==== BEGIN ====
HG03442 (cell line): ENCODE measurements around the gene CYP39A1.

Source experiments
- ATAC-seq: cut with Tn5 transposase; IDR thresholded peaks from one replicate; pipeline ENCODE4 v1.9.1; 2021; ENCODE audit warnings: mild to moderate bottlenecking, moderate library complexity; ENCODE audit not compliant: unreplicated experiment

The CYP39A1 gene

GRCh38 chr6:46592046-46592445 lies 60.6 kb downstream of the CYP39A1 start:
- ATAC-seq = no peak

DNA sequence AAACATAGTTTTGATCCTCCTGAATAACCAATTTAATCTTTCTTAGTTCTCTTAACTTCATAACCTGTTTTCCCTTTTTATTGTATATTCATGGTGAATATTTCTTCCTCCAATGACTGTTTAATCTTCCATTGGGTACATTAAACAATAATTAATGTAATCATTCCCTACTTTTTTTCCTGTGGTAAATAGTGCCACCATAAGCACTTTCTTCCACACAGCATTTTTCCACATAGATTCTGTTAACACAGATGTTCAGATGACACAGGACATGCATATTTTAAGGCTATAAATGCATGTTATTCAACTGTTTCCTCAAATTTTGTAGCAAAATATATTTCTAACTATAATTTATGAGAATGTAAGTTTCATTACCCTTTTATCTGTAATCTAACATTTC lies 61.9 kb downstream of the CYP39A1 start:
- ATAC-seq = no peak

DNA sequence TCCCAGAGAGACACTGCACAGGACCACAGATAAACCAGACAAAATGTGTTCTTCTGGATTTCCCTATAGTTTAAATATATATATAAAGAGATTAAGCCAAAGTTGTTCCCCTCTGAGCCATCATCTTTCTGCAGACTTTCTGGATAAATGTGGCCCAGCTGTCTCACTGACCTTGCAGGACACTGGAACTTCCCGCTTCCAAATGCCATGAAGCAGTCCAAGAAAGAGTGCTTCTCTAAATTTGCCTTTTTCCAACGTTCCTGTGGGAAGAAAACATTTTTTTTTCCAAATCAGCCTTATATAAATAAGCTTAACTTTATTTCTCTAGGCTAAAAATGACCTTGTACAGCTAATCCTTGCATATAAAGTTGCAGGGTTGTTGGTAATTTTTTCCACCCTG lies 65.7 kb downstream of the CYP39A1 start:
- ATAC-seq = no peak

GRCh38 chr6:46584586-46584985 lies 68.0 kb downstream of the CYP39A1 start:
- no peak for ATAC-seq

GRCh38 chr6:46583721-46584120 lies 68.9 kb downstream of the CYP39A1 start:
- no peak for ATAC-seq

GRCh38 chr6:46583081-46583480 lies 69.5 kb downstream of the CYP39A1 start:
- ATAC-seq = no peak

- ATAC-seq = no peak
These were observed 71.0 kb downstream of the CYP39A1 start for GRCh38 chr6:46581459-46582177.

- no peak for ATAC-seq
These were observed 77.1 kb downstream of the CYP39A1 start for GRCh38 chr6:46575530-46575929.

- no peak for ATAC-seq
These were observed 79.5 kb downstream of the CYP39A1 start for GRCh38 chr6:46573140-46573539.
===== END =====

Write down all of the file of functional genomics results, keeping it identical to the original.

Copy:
HG03442 (cell line): ENCODE measurements around the gene CYP39A1.

Source experiments
- ATAC-seq: cut with Tn5 transposase; IDR thresholded peaks from one replicate; pipeline ENCODE4 v1.9.1; 2021; ENCODE audit warnings: mild to moderate bottlenecking, moderate library complexity; ENCODE audit not compliant: unreplicated experiment

The CYP39A1 gene

GRCh38 chr6:46592046-46592445 lies 60.6 kb downstream of the CYP39A1 start:
- ATAC-seq = no peak

DNA sequence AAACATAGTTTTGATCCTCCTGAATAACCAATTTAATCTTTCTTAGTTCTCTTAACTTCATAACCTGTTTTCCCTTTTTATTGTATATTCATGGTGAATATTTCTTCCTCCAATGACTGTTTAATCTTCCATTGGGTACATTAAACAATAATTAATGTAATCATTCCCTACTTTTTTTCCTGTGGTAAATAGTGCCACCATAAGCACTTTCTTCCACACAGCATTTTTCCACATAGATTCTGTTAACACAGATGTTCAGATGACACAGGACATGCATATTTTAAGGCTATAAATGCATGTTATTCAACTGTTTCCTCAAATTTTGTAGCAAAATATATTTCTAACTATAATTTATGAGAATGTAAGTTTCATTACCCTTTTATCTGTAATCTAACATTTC lies 61.9 kb downstream of the CYP39A1 start:
- ATAC-seq = no peak

DNA sequence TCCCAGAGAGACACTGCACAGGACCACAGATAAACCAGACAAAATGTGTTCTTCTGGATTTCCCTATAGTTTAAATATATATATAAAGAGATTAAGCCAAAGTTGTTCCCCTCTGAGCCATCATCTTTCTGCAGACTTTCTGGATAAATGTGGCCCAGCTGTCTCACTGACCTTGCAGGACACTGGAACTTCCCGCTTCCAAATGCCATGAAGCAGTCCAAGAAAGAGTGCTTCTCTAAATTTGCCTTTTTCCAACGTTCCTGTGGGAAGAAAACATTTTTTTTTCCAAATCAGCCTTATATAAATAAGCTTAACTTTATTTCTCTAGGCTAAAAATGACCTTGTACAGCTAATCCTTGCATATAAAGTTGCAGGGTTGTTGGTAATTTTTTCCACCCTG lies 65.7 kb downstream of the CYP39A1 start:
- ATAC-seq = no peak

GRCh38 chr6:46584586-46584985 lies 68.0 kb downstream of the CYP39A1 start:
- no peak for ATAC-seq

GRCh38 chr6:46583721-46584120 lies 68.9 kb downstream of the CYP39A1 start:
- no peak for ATAC-seq

GRCh38 chr6:46583081-46583480 lies 69.5 kb downstream of the CYP39A1 start:
- ATAC-seq = no peak

- ATAC-seq = no peak
These were observed 71.0 kb downstream of the CYP39A1 start for GRCh38 chr6:46581459-46582177.

- no peak for ATAC-seq
These were observed 77.1 kb downstream of the CYP39A1 start for GRCh38 chr6:46575530-46575929.

- no peak for ATAC-seq
These were observed 79.5 kb downstream of the CYP39A1 start for GRCh38 chr6:46573140-46573539.